Other factors can influence a court's decision and you can start working on those factors now.  The court will want to make sure the child has a safe, happy, and adequate living space.  This means a crib/bed, a highchair, and all of the usual baby equipment.  Pictures of a fun nursery are great evidence for the judge to look at.  Research things that you can and will do with your child.  For example, if there is a zoo or learning center nearby, scope those out as potential developmental activities.  If you are a working mom, make sure that you research child care options now.  Essentially, what you want to show the court is that you are serious about parent-hood.  When the court turns and asks him what kind of car seat he has, your ex- is likely to say "he's working on it."  A judge will be less than happy with an absentee dad, demanding custody, who has done absolutely nothing to prepare for parenthood. 

There are also some things that you should not do.  Ex's are always frustrating-- and being pregnant doesn't make it any easier.  It also sounds like he's trashing your name a bit with this whole "it's probably not mine" line.  With that, many new moms tend to let the pressure get to them and they make less than stellar choices while under this stress.  Don't get in shouting matches, fights, or resort to any non-approved medications because you lost it or you don't know how to control the stress.  Instead, invest in extra bubble bath or chocolate-- deal with the stress-- and don't let him goad you into a stupid mistake that will come back and haunt you in a custody battle.  You are in a good position right now for retaining custody.  If you test positive for a controlled substance right after you give birth (because you couldn't handle the stress), then more than likely, someone will be picking up your child and delivering it to him.  If you say or do something stupid or threatening, you'll be hearing it later in a custody hearing.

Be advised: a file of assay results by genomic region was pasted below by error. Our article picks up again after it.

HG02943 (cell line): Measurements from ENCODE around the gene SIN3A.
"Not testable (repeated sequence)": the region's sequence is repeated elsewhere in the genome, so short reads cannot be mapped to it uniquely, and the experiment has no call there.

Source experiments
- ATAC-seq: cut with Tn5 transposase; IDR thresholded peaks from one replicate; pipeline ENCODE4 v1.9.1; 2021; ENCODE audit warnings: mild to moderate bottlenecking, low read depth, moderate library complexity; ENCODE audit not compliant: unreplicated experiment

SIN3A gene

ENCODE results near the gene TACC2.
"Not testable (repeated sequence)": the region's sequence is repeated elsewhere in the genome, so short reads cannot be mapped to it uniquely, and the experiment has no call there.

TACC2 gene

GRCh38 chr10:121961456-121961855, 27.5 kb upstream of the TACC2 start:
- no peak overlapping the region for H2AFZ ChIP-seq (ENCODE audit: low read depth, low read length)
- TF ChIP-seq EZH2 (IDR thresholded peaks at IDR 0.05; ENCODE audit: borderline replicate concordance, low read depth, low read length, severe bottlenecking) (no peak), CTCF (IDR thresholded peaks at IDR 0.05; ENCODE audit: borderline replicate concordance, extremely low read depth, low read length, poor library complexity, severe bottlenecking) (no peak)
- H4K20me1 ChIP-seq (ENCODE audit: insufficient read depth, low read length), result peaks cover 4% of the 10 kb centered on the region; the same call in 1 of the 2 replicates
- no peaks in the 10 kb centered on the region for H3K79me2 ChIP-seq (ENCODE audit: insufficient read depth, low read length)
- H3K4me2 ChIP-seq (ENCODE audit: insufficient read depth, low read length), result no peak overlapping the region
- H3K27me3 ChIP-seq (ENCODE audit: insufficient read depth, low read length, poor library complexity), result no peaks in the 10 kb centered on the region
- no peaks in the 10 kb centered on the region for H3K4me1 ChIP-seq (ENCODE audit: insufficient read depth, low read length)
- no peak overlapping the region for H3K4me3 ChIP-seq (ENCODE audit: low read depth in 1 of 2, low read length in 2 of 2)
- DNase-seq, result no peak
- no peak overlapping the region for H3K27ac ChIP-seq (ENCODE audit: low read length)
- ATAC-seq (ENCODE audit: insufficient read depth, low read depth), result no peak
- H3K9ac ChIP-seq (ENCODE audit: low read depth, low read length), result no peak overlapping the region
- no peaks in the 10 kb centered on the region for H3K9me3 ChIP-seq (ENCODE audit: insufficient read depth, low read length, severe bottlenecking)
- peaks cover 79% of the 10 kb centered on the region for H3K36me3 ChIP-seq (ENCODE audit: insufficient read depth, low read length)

Bottom line, be a good mom during and after the pregnancy-- and you shouldn't have any problems with a custody battle.  You've been given a gift-- enjoy it... and the rest will workout. 


IMPORTANT NOTICE: The Answer(s) provided above are for general information only. The attorney providing the answer was not serving as the attorney for the person submitting the question or in any attorney-client relationship with such person. Laws may vary from state to state, and sometimes change. Tiny variations in the facts, or a fact not set forth in a question, often can change a legal outcome or an attorney's conclusion. Although AttorneyPages.com has verified the attorney was admitted to practice law in at least one jurisdiction, he or she may not be authorized to practice law in the jurisdiction referred to in the question, nor is he or she necessarily experienced in the area of the law involved. Unlike the information in the Answer(s) above, upon which you should NOT rely, for personal advice you can rely upon we suggest you retain an attorney to represent you.